Bony hardening of ligaments where they attach to your spine might cause no symptoms, or it can cause progressive pain and stiffness.
Diffuse idiopathic skeletal hyperostosis (DISH) is a bony hardening of ligaments in areas where they attach to your spine.
Also known as Forestier's disease, this condition might not cause symptoms or require treatment. If it does cause symptoms, the most common are mild to moderate pain and stiffness in your upper back. DISH can also affect your neck and lower back, and some people have DISH in other areas, such as shoulders, elbows, knees and heels.
DISH can be progressive. As it worsens, it can cause serious complications.
You might have no signs or symptoms with DISH. For those who have signs and symptoms, the upper portion of the back is most commonly affected. Signs and symptoms might include:
Make an appointment with your doctor if you have persistent pain or stiffness in any joint or in your back.
DISH is caused by the buildup of calcium salts in the ligaments and tendons and a hardening and overgrowth of bone. But what causes these to occur is unknown.
Doctors have some idea of what can increase your risk of the condition. Risk factors include:
People with DISH are at risk of certain complications, such as:
To determine whether you have DISH, your doctor might begin with a physical examination of your spine and joints. He or she will press lightly on your spine and joints to feel for abnormalities and check your range of motion.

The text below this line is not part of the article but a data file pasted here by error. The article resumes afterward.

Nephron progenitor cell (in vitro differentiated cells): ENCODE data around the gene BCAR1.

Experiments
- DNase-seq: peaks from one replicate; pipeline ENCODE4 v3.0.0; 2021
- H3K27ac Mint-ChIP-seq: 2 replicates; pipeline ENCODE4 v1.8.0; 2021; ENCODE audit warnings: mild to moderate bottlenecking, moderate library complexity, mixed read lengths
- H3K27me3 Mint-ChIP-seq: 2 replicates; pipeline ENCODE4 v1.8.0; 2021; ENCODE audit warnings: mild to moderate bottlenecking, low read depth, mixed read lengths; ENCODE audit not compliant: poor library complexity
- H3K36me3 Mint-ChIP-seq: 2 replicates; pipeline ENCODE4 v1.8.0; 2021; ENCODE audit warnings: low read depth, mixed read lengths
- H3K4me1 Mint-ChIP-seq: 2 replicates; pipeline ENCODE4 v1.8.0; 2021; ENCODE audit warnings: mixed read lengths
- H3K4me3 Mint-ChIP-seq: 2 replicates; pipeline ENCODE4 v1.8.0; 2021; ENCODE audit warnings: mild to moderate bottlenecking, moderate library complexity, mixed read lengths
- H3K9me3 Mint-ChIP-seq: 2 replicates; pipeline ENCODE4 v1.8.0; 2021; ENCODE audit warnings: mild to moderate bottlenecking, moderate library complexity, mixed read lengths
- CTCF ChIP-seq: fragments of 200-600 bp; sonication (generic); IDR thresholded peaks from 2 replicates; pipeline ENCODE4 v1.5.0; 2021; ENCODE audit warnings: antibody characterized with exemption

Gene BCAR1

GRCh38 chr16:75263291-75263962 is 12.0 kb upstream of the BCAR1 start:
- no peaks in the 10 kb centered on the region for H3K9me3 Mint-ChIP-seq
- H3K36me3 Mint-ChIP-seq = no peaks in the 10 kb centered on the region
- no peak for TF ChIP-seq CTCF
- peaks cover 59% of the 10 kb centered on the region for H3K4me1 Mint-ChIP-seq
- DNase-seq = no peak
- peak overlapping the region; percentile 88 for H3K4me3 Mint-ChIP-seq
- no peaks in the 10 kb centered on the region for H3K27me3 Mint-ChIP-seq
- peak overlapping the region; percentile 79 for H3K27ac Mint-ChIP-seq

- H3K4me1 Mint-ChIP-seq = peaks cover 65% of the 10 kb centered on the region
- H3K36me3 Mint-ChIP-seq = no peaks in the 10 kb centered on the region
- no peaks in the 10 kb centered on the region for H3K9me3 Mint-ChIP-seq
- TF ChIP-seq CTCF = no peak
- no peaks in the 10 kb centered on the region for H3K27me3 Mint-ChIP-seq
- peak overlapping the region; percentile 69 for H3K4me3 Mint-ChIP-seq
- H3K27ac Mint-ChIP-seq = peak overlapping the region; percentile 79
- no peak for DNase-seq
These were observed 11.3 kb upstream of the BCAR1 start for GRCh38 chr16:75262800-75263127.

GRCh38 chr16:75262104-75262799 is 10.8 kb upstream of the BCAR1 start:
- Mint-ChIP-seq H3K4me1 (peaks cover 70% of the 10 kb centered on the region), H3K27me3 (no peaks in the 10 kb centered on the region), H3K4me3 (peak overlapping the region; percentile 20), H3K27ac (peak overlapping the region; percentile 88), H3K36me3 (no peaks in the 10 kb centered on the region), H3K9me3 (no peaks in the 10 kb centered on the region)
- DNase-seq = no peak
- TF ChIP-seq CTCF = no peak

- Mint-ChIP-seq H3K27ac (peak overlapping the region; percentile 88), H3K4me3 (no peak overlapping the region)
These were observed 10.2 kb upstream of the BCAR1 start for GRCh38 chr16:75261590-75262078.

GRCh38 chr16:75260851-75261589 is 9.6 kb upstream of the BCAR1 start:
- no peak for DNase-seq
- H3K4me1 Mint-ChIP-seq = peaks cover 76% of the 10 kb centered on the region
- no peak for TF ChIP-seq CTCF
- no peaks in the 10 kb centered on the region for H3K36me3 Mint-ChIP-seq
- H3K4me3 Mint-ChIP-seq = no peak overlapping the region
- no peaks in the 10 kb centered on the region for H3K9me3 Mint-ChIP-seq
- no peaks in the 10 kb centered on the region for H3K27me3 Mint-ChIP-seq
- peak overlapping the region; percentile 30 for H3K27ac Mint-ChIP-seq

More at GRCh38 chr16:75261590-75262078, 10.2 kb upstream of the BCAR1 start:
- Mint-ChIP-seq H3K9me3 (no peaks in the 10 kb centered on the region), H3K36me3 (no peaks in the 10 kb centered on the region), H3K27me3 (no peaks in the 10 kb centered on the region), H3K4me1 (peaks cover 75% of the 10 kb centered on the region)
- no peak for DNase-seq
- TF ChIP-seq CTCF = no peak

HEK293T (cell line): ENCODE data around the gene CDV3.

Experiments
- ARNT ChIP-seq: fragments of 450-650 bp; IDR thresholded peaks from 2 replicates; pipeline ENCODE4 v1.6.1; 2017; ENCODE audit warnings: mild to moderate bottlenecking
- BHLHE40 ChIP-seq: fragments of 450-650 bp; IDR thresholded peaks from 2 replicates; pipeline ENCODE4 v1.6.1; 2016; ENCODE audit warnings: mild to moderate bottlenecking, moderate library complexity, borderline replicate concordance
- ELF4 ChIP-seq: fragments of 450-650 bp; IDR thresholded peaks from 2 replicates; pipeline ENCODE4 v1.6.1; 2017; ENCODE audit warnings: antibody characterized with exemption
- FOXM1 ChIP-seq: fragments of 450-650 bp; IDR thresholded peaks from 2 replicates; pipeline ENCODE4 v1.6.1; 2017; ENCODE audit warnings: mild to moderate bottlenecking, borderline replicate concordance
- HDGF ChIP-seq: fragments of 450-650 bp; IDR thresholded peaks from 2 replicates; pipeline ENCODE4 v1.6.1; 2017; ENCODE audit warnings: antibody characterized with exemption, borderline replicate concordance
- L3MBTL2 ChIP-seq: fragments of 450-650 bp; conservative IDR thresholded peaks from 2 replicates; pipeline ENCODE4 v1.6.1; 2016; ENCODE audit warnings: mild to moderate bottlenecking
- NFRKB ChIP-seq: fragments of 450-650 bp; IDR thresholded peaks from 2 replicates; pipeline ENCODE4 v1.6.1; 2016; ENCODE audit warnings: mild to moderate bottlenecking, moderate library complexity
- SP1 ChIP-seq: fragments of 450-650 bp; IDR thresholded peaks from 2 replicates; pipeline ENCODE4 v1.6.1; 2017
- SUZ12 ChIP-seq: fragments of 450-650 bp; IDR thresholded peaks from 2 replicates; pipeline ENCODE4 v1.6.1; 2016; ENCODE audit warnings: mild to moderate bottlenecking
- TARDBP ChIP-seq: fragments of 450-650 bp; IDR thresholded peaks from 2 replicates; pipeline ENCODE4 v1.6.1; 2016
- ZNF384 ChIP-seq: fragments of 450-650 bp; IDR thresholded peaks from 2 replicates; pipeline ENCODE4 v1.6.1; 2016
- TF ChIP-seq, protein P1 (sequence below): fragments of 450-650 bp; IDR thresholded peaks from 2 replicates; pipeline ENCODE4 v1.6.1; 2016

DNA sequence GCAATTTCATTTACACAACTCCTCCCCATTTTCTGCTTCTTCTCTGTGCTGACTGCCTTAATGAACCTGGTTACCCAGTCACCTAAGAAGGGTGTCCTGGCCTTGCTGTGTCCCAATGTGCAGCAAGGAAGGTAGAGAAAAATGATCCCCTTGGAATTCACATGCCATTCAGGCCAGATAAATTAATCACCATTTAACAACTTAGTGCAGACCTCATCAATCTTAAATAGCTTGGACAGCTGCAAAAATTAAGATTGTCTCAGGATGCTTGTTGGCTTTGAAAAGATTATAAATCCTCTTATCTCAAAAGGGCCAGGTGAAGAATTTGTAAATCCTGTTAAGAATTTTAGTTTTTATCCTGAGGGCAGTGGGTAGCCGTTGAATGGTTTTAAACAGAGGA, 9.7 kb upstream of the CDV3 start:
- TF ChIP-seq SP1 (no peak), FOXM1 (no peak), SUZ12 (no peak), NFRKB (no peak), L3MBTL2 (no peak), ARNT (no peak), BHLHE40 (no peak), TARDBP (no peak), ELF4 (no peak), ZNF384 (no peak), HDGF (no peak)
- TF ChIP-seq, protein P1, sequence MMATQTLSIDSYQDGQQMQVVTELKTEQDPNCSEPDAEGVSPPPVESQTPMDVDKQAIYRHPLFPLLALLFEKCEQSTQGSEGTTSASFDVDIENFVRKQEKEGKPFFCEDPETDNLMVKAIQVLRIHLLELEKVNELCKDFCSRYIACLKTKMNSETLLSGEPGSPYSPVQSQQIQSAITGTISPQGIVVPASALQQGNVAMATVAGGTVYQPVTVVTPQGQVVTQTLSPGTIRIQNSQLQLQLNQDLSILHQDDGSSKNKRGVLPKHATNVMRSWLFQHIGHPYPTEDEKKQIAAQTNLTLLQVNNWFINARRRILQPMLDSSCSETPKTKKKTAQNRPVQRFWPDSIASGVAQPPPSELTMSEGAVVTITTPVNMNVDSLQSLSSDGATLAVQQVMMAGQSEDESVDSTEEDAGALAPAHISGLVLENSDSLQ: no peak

Your doctor will also order imaging tests, such as X-rays, CT scans or MRIs, to look for changes in your spine.
While there's no cure for diffuse idiopathic skeletal hyperostosis, you can take steps to reduce pain and stiffness. Treatment is also aimed at keeping the condition from worsening and at preventing complications.
Because of the relationship between DISH and conditions such as obesity, insulin resistance and type 2 diabetes, treating those conditions might slow or halt the progression of DISH.
Your doctor might recommend over-the-counter pain relievers, such as acetaminophen (Tylenol, others) or ibuprofen (Advil, Motrin IB, others). More-severe pain can be treated with corticosteroid injections.
Physical therapy can reduce the stiffness associated with DISH. Exercises might also increase the range of motion in your joints. Ask your doctor about specific exercises you can do. He or she might refer you to a physical therapist for further guidance.
Surgery might be needed in rare cases when diffuse idiopathic skeletal hyperostosis causes severe complications. People who have difficulty swallowing due to large bone spurs in the neck might need surgery to remove the bone spurs. Surgery might also relieve pressure on the spinal cord caused by DISH.
To help you manage pain and stiffness and to halt progression of the disease, try these self-care measures:
You're likely to start by seeing your family doctor or a general practitioner. After an initial evaluation, your doctor might refer you to a specialist such as a rheumatologist, physiatrist, orthopedic surgeon or neurologist.
Here's some information to help you get ready for your appointment.
Make a list of:
For DISH, some basic questions to ask include:
Don't hesitate to ask other questions.
Your doctor is likely to ask you questions, including:
December 22nd, 2020